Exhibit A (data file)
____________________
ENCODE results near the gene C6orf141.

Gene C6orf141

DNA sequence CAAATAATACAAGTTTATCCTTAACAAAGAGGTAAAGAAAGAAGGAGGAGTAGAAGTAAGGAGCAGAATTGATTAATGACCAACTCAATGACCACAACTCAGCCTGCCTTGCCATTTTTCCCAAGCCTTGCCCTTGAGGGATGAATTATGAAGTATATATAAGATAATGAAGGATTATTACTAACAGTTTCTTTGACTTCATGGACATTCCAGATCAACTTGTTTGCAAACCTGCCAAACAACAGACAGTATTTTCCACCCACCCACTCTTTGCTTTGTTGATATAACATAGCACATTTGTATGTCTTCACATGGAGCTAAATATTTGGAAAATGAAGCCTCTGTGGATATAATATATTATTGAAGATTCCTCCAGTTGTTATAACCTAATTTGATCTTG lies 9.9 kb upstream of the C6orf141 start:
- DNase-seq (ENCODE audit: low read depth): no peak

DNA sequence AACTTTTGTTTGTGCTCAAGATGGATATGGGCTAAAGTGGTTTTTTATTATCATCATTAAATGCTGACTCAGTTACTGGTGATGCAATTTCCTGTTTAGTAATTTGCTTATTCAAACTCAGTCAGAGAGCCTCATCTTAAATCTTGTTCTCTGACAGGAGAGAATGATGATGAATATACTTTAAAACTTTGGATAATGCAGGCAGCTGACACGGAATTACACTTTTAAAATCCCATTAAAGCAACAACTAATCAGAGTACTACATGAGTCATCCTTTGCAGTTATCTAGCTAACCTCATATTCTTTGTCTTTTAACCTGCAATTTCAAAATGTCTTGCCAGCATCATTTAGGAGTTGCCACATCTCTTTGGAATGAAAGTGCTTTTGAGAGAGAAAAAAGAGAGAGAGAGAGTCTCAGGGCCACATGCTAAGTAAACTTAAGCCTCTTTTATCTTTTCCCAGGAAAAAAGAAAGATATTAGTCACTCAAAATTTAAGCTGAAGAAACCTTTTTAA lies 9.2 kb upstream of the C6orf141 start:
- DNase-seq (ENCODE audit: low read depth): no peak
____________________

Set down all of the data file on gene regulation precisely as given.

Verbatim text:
ENCODE results near the gene C6orf141.

Gene C6orf141

DNA sequence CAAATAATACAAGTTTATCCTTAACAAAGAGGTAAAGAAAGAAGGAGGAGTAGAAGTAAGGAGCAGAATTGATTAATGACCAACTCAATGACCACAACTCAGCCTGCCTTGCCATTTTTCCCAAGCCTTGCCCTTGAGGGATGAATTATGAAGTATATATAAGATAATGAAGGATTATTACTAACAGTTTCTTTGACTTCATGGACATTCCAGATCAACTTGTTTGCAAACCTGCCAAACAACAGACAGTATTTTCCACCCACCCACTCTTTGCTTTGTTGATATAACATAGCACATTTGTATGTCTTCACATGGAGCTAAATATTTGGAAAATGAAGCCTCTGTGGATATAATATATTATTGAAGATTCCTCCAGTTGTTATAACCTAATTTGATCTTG lies 9.9 kb upstream of the C6orf141 start:
- DNase-seq (ENCODE audit: low read depth): no peak

DNA sequence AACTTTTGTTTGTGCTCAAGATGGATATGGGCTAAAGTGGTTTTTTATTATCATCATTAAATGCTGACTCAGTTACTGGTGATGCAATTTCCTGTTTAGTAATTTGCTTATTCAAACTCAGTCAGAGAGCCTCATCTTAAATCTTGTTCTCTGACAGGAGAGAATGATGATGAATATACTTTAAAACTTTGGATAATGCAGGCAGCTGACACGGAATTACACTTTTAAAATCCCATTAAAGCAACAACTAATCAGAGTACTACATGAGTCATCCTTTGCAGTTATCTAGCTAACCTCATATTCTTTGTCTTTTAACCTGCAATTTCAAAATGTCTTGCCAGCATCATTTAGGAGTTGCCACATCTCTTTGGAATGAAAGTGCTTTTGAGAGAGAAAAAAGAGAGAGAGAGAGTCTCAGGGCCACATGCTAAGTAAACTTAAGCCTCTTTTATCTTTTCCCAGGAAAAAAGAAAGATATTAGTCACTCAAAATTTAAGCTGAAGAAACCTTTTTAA lies 9.2 kb upstream of the C6orf141 start:
- DNase-seq (ENCODE audit: low read depth): no peak